'Chameleon' looks at Ghana's James Bond of journalism
He’s exposed a sex-trafficking ring by masquerading as a bartender, uncovered deplorable conditions in Accra’s psychiatric hospital, posed as a crown prince in order to bypass a rebel checkpoint. His unorthodox methods are infamous throughout Ghana, but, despite his notoriety, his face is unknown to the public. The film takes us behind the scenes of the Tiger Eye Investigations Bureau hot on the heels of his next big case.
It's not often that a journalist is compared to "James Bond." Not even the spy-level tactics that the Edward Snowden story required of Glenn Greenwald and Laura Poitras earned them the comparison.
But Ghanaian investigative reporter Anas Aremeyaw Anas is called the 007 of his field in Ghana and Africa as a whole, where he's admired not just as a truth teller but a kind of crime fighter.
However, few know what he looks like, and when he appears in public he wears a mask of beads. His undercover exposes require myriad disguises as he works to reveal abuses by the government and religious organizations, often against women and children.
As the documentary "Chameleon" explains, he also employs gadgets more associated with a Bond film, such as glasses outfitted with hidden cameras. He once dressed up as a female executive to get an arrest.
What makes his work a natural fit for a film documentary are the multimedia nature of his reports, which are part video expose, part theater and part tabloid, in a mixture that doesn't have many counterparts in American journalism. He's part New York Times and part "Inside Edition."
Anas produces articles for the print edition of the Crusading Guide in addition to television documentaries, all of which must be timed and coordinated with police raids.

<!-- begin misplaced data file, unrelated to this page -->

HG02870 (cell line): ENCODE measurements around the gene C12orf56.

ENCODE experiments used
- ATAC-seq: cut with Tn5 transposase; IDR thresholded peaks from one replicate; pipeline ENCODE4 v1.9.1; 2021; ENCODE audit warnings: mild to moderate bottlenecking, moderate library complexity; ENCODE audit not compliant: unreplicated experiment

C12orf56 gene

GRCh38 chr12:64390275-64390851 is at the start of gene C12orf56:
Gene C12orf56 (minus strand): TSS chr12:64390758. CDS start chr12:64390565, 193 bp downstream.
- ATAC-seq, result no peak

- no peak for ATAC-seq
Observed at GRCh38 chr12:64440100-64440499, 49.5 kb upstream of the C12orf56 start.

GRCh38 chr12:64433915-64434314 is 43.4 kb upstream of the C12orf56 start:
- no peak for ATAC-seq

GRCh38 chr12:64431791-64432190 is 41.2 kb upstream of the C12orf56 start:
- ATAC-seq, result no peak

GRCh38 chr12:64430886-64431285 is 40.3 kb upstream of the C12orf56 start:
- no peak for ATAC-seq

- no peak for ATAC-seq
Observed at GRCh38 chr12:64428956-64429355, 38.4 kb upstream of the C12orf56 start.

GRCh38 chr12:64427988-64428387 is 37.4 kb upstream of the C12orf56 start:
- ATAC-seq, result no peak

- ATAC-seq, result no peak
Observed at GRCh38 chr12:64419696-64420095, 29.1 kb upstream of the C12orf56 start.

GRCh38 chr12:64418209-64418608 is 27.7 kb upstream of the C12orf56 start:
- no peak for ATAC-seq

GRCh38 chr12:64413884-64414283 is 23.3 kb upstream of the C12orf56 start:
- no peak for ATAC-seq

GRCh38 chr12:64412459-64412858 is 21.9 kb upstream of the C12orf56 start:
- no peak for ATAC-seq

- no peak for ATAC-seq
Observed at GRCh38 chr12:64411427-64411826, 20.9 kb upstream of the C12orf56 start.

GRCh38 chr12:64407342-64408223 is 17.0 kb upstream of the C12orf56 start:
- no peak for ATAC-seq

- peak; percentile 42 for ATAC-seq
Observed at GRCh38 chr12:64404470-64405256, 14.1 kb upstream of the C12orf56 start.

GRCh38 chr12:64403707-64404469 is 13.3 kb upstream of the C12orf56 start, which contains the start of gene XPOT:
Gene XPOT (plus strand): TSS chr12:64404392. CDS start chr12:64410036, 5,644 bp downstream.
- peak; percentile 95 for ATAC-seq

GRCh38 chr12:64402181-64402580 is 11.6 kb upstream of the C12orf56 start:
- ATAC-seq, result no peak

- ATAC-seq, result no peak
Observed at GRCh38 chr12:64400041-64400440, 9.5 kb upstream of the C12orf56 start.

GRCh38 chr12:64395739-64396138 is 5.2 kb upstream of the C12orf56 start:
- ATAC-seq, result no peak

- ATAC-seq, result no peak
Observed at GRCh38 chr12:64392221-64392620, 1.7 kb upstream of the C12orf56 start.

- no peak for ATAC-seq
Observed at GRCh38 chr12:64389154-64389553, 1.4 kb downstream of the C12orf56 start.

Anas' need to remain anonymous poses some problems for the director. For one, how do you make a visually engaging film without revealing your subject's face or too much about his identity?
Director Ryan Mullins generates a number of workarounds to avoid the stereotypical "blurred face" and altered voice.
He films walk-and-talks from behind, as Anas wears one of his many hats. He crops out Anas' head above the mouth as the journalist explains his techniques, or leaves Anas in the background of a strategy session, in view but out of focus. (The film is primarily in English, with some use of subtitles.)
The techniques complement Anas' work as he assembles his stories from outside strands, circling his target before going undercover and exposing them.
Anas himself describes journalism as "a means to an end," and the film doesn't create a personal portrait, only a snapshot of his working methods and the reasons behind them. In order to avoid exposing him, it doesn't dwell much on his biography. Even a visit to a relative's grocery stand feels like a treacherous mission.
The style hints at a central conundrum of any journalism, whether in print or documentary: whether you can ever fully know the subject.
Whether Anas crosses lines in his collaborations with police comes up more than once. In the midst of planning one raid, filmmakers capture him discussing which charges should be filed. You soon realize he's on the phone with a law-enforcement official who reminds him that the attorney general decides on charges, not Anas.
A fellow African journalist, Kwesi Pratt Jr., who's been jailed four times, wonders aloud about the use of subterfuge, but in the end says the American documentary crew comes with its own sense of ethics from its own country.
What's more important here, he said, are facts and the truth. Whether viewers accept that answer is up to them, but "Chameleon" is an engaging portrait of the techniques in question.
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Source: missoulian.com | ACCRA24.COM